• Examples of climate finance  : It include grants provided by multilateral funds, market-based and concessional loans from financial institutions, sovereign green bonds issued by national governments, and resources mobilized through carbon trading and carbon taxes.
    • Countries have put forward ambitious targets to reduce GHG emissions and increase their resilience to climate change impacts through their Nationally Determined Contributions (NDC), Long-term Climate Strategies (LTS), and National Adaptation Plans (NAP)
    • However, a recent analysis by UNDP shows that finance remains a fundamental barrier to the acceleration of climate action in developing countries.
      •  Climate action requires a large amount of investment and many lower- and middle-income nations are simultaneously managing debt distress and multi-dimensional crises.
    • Climate finance is critical to addressing climate change because of the large-scale investments that are needed to transition to a low-carbon global economy 
    • The Kyoto Protocol and the Paris Agreement call for financial assistance from Parties with more financial resources to those that are less endowed and more vulnerable.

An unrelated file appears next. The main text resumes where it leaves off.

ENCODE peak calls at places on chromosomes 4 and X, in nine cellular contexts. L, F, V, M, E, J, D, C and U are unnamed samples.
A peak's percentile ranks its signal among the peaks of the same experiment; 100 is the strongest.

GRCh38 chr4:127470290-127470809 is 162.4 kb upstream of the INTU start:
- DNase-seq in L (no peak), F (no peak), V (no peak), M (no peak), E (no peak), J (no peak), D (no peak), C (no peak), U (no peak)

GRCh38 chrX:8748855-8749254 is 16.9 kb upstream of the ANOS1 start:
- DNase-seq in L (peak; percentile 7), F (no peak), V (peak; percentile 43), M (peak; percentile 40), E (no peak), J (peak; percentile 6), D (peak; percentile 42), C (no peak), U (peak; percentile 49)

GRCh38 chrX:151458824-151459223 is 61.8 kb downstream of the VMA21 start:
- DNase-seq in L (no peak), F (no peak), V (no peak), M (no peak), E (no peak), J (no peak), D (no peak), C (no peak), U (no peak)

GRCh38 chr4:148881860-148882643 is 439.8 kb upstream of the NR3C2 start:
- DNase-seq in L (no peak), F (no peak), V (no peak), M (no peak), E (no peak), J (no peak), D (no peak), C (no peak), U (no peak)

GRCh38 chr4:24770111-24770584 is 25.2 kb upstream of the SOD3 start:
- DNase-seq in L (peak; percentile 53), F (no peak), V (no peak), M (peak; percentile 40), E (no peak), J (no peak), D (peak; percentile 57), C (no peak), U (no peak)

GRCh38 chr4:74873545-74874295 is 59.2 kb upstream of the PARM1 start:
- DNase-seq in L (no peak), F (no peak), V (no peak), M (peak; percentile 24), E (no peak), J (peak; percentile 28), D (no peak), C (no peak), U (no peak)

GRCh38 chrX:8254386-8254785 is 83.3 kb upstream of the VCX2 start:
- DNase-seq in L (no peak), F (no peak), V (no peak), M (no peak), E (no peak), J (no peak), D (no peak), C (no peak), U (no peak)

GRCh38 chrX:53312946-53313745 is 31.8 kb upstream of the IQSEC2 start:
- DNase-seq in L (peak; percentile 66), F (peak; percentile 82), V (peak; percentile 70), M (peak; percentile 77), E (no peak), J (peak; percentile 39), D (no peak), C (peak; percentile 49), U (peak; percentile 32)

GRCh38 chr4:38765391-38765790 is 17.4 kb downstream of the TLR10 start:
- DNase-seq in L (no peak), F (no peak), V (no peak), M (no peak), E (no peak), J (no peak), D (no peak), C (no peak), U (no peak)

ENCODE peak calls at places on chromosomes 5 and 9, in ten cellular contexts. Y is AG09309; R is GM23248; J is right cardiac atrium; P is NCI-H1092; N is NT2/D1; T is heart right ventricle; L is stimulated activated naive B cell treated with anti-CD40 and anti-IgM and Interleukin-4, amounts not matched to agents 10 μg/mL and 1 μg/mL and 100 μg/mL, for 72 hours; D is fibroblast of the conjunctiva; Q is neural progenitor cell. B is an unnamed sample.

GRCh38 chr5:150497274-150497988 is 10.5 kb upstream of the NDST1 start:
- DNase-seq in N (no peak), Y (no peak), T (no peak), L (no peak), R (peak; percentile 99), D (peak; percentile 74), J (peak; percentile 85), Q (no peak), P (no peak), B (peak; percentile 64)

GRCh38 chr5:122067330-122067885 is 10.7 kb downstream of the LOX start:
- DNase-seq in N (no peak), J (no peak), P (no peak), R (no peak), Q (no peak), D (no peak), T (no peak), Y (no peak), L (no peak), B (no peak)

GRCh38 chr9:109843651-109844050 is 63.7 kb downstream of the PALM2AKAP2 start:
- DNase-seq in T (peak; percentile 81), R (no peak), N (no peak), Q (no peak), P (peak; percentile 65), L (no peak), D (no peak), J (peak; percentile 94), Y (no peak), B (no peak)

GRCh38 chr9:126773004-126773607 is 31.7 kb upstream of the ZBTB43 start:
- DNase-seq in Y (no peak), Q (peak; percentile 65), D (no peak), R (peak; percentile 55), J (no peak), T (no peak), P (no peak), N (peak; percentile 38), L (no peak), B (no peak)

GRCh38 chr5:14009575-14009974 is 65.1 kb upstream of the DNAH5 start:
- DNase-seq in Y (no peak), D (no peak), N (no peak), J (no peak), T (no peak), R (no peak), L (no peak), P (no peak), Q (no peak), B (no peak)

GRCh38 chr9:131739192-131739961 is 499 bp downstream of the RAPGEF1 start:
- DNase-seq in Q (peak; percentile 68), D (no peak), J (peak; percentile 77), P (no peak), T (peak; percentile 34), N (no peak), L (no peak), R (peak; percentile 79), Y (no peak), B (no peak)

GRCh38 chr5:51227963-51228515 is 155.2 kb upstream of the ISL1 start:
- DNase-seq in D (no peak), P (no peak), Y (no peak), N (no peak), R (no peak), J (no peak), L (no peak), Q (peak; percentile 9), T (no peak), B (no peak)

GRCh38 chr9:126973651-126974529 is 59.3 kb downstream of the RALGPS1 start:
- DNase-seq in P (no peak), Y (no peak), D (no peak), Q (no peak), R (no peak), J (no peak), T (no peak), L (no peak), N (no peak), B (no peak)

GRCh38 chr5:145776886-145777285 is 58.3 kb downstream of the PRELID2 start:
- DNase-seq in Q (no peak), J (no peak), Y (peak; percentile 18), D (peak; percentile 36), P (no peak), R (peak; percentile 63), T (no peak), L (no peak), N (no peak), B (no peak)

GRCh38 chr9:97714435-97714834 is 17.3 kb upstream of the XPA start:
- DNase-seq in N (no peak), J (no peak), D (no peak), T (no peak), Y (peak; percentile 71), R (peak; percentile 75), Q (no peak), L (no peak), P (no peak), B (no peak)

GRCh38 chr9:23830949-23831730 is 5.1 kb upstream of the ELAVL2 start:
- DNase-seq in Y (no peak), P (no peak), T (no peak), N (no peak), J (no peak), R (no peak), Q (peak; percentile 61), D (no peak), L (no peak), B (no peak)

• Developing countries have argued that developed nations should provide financial assistance to tackle climate change because it was due to the (now) rich world’s emissions over the last 150 years that caused the climate problem in the first place.
    • The 1994United Nations Framework Convention on Climate Change (UNFCCC) required high-income countries to provide climate finance to the developing world.
      • In 2009, developed countries pledged to provide $100 billion a year to developing countries by 2020. 
      • In 2010, the Green Climate Fund (GCF) was established as a key delivery mechanism. 
      • The 2015 Paris Agreement reinforced this target, and extended it to 2025.